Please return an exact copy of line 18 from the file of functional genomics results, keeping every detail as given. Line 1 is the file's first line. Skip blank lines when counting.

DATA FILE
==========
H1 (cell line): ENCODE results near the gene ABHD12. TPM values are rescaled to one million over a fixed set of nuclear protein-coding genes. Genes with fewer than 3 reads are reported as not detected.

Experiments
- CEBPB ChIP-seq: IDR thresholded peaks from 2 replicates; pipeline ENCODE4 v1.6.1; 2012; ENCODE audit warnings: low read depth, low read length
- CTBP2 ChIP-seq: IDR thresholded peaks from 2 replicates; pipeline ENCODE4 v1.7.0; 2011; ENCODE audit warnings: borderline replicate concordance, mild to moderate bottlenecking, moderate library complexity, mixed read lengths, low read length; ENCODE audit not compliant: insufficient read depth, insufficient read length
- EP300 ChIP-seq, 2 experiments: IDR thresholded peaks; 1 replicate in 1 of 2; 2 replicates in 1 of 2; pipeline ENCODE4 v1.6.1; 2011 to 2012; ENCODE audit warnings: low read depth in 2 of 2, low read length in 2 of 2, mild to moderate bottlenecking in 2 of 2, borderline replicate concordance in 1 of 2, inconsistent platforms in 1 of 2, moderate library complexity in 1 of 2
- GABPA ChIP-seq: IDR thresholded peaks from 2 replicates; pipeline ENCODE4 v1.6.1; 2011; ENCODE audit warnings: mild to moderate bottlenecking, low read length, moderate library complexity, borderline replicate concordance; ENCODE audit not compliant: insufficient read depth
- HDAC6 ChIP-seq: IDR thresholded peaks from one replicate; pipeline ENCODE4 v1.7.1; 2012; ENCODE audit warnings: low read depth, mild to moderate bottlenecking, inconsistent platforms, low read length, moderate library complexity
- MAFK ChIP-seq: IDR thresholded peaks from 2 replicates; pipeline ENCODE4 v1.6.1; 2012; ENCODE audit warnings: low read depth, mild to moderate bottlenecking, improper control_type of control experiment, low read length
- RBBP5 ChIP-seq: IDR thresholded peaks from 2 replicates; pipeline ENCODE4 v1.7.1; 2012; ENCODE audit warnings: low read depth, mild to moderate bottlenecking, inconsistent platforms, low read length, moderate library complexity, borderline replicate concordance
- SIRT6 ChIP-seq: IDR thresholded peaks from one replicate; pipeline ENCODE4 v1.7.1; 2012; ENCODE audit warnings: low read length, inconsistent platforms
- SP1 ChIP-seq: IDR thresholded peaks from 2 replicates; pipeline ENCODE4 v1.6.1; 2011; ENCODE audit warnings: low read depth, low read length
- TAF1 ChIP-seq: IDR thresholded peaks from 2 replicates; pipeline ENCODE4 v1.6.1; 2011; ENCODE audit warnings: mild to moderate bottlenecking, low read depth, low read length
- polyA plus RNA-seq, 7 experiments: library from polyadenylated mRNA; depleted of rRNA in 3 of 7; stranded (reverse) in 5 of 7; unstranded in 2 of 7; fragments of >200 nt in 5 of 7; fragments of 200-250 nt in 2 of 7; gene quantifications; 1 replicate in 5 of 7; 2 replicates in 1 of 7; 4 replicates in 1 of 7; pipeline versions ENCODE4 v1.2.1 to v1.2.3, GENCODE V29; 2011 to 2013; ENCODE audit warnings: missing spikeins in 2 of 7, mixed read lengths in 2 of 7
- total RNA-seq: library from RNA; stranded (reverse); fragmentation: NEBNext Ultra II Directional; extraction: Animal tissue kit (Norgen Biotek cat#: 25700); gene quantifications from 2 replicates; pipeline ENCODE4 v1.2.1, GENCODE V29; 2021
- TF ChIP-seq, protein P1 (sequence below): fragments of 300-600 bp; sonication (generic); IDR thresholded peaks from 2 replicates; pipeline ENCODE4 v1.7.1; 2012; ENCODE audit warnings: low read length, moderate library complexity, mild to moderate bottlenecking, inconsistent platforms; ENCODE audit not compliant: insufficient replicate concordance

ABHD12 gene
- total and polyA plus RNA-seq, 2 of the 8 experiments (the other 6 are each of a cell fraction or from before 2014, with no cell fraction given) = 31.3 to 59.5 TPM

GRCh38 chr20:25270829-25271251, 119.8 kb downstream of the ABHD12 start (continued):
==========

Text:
GRCh38 chr20:25270829-25271251, 119.8 kb downstream of the ABHD12 start (continued):